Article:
Ideal Total Hardness Range: 150-250
Testing Calcium Hardness:
We recommend taking a sample of your hot tub water to a dealer test station or using an advanced test kit.
What is Calcium Hardness?
Calcium hardness is the measure of how hard or soft your hot tub water is, and measures the amount of dissolved calcium and magnesium. Just like pH and Total Alkalinity, it’s important to keep the calcium hardness balanced to prevent your hot tub water from becoming corrosive or scaling. However, before you attempt to balance your hot tub’s calcium hardness level, first make sure your Total Alkalinity level is balanced, then the pH and lastly calcium hardness. The ideal range for calcium hardness is 150-250 ppm (parts per million) for hot tubs. To determine if your hot tub is properly balanced use our Langelier Saturation Index (LSI) calculator.
Low Calcium Hardness
When hot tub water becomes too soft (i.e. its calcium hardness drops below 150 ppm) it becomes corrosive. If you don’t manually add calcium or magnesium back into the hot tub, the water will begin to take what it needs from any part of your hot tub and equipment that contains stone, concrete, metal, grout, etc. Problems often associated with low calcium hardness include:
- Eroding of tile grouting and delaminating of plaster surfaces
- Etching or pitting of hot tub decks/stairs or stone and concrete surfaces surrounding your hot tub. Corrosion of metal parts (i.e. pipes, heating elements, pump seals, internal parts on gas fire heaters, etc.)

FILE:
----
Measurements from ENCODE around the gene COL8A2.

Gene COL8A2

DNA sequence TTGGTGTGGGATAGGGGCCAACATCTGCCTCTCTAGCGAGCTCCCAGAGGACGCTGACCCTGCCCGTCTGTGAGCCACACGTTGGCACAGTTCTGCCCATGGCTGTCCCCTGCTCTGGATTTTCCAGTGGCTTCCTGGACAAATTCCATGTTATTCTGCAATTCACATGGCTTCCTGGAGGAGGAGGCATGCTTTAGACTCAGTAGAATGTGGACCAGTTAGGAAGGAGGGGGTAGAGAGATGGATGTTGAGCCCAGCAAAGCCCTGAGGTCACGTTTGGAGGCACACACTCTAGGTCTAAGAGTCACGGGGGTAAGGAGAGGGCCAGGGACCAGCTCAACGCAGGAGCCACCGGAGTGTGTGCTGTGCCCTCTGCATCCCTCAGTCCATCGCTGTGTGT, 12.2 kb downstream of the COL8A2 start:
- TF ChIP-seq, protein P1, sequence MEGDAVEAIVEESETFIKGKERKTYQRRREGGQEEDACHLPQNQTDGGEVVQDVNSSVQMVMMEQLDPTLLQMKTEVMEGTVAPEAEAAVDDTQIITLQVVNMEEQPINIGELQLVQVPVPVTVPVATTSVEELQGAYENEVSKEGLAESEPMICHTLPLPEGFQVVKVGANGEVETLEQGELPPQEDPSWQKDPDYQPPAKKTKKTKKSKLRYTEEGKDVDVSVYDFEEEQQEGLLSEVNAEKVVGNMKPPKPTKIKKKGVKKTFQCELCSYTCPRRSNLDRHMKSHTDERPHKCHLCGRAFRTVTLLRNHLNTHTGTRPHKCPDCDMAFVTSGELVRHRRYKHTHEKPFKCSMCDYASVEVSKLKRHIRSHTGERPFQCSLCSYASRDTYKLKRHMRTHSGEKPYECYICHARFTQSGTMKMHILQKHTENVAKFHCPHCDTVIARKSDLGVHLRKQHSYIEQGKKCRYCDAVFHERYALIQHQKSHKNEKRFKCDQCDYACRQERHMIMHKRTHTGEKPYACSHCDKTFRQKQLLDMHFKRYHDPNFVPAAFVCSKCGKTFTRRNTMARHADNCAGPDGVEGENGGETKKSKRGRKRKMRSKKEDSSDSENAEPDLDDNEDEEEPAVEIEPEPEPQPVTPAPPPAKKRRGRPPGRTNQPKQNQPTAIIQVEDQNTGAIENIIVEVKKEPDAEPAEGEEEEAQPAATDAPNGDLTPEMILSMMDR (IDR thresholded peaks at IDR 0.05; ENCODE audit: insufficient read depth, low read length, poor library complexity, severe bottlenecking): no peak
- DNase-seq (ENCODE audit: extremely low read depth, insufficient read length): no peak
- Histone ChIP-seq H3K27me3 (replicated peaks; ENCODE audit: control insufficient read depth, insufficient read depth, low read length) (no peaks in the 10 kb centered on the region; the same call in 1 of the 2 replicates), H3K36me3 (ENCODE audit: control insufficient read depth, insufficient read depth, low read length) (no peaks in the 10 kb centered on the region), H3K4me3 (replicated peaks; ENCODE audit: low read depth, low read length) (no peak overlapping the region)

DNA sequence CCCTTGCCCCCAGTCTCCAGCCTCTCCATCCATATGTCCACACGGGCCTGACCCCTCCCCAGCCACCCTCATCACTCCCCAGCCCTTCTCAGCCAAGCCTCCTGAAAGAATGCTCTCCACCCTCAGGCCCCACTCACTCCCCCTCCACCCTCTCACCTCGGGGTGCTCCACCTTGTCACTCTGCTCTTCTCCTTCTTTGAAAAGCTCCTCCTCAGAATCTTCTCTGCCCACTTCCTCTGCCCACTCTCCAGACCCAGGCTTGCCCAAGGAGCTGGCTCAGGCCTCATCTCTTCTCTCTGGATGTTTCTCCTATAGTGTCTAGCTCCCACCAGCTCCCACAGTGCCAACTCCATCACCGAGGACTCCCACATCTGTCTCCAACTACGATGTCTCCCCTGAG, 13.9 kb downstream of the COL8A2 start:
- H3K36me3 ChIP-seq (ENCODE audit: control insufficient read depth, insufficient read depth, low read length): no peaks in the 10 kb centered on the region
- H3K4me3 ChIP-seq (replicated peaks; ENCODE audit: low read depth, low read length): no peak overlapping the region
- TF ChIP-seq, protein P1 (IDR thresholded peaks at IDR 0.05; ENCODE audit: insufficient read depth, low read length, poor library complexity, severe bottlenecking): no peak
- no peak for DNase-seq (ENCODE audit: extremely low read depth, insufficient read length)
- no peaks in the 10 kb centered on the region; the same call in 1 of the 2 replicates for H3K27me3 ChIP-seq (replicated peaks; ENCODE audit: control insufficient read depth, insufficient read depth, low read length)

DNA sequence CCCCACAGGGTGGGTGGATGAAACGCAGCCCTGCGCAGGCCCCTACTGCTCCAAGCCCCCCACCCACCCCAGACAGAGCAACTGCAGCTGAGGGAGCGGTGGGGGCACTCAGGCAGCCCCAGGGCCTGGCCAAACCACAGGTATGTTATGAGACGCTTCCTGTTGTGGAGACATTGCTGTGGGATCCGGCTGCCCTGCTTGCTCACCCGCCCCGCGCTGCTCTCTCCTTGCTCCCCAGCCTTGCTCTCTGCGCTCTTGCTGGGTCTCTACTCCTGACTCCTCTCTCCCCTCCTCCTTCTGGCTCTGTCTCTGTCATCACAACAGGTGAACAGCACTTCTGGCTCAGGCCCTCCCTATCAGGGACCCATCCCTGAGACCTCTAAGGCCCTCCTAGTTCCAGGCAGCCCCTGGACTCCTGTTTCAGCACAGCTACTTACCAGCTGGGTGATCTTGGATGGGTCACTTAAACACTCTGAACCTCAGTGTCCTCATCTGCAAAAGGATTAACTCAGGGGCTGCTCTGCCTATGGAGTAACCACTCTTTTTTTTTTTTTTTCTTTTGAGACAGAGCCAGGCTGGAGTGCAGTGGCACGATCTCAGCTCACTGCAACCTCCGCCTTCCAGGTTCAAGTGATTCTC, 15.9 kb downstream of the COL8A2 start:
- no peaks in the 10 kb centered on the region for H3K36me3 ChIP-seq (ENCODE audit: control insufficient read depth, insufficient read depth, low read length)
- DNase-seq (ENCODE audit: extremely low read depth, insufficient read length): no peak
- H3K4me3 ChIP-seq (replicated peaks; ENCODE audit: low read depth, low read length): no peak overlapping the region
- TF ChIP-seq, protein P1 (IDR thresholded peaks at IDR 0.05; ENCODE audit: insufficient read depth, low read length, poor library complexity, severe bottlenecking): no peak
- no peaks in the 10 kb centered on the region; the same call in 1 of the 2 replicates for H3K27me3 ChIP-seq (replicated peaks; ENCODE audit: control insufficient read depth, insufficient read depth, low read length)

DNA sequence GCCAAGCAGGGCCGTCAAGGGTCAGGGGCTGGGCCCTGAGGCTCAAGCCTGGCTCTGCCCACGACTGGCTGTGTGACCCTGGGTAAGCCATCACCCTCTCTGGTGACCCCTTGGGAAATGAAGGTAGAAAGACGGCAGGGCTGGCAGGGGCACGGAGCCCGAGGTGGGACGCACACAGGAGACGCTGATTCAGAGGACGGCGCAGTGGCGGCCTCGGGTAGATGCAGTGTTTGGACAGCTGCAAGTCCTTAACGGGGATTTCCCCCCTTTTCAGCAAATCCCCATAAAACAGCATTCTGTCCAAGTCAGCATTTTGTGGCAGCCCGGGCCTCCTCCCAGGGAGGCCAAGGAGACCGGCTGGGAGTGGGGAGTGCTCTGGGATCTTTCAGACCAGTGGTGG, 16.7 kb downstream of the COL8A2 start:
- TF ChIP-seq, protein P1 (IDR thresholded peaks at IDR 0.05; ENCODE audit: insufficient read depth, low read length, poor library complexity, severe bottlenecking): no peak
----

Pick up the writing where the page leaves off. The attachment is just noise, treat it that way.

- Pitting of hot tub flooring and walls
Once damage from soft water occurs, there’s no way to undo it. It’s imperative not to let your hot tub’s calcium hardness dip too far below 150ppm.
How to Raise Calcium Hardness in Your Hot Tub
If your hot tub’s calcium hardness level drops below the recommended 150 ppm the easiest and most common way to raise calcium hardness is by adding a calcium hardness increaser such as calcium chloride to your hot tub.
High Calcium Hardness
Similarly to when the hot tub’s pH level is too high, when a hot tub’s calcium hardness level is too high it becomes basic and over saturated with dissolved particles including calcium. Over time, the water will become cloudy and the excess amount of dissolved particles in the hot tub will cause the water to scale in and around your equipment, possibly clogging and blocking the flow of water in and out of the hot tub, which can damage your hot tub equipment.
How to Lower Calcium Hardness in Your Hot Tub
There is really only one way to lower your hot tub’s high calcium hardness level and that is to partially or completely drain your hot tub water and replace it with fresh water.
FROG® Fresh Mineral Water is softer because minerals condition the water for softness so it’s easier on you and your pool or hot tub with no faded suits or smelly odors.